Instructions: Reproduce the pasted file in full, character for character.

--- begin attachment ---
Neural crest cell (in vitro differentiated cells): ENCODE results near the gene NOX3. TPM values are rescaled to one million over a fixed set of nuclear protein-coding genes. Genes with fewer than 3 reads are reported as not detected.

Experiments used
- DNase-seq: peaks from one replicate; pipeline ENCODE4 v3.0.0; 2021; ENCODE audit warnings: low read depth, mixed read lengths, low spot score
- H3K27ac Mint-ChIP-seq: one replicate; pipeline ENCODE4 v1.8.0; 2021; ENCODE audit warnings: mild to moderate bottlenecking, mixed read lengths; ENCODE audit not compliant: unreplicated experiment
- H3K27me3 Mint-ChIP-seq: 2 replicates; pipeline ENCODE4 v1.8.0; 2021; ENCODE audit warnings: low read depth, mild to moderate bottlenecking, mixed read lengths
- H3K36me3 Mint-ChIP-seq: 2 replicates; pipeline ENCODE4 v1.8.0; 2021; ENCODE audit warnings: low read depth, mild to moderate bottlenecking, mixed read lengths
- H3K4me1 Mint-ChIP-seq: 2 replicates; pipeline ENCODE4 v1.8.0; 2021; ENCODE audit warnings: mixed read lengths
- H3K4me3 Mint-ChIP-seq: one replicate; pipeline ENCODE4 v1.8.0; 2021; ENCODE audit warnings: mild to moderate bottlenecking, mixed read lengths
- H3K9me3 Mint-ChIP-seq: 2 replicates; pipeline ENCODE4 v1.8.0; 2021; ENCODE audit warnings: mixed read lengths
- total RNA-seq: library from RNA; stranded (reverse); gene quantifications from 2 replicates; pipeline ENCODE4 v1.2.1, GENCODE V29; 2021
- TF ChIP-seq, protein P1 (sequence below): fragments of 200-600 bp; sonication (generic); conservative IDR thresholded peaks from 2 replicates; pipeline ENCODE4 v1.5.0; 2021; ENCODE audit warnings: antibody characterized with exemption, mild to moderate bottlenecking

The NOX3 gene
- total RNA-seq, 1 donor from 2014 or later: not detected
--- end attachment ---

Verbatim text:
Neural crest cell (in vitro differentiated cells): ENCODE results near the gene NOX3. TPM values are rescaled to one million over a fixed set of nuclear protein-coding genes. Genes with fewer than 3 reads are reported as not detected.

Experiments used
- DNase-seq: peaks from one replicate; pipeline ENCODE4 v3.0.0; 2021; ENCODE audit warnings: low read depth, mixed read lengths, low spot score
- H3K27ac Mint-ChIP-seq: one replicate; pipeline ENCODE4 v1.8.0; 2021; ENCODE audit warnings: mild to moderate bottlenecking, mixed read lengths; ENCODE audit not compliant: unreplicated experiment
- H3K27me3 Mint-ChIP-seq: 2 replicates; pipeline ENCODE4 v1.8.0; 2021; ENCODE audit warnings: low read depth, mild to moderate bottlenecking, mixed read lengths
- H3K36me3 Mint-ChIP-seq: 2 replicates; pipeline ENCODE4 v1.8.0; 2021; ENCODE audit warnings: low read depth, mild to moderate bottlenecking, mixed read lengths
- H3K4me1 Mint-ChIP-seq: 2 replicates; pipeline ENCODE4 v1.8.0; 2021; ENCODE audit warnings: mixed read lengths
- H3K4me3 Mint-ChIP-seq: one replicate; pipeline ENCODE4 v1.8.0; 2021; ENCODE audit warnings: mild to moderate bottlenecking, mixed read lengths
- H3K9me3 Mint-ChIP-seq: 2 replicates; pipeline ENCODE4 v1.8.0; 2021; ENCODE audit warnings: mixed read lengths
- total RNA-seq: library from RNA; stranded (reverse); gene quantifications from 2 replicates; pipeline ENCODE4 v1.2.1, GENCODE V29; 2021
- TF ChIP-seq, protein P1 (sequence below): fragments of 200-600 bp; sonication (generic); conservative IDR thresholded peaks from 2 replicates; pipeline ENCODE4 v1.5.0; 2021; ENCODE audit warnings: antibody characterized with exemption, mild to moderate bottlenecking

The NOX3 gene
- total RNA-seq, 1 donor from 2014 or later: not detected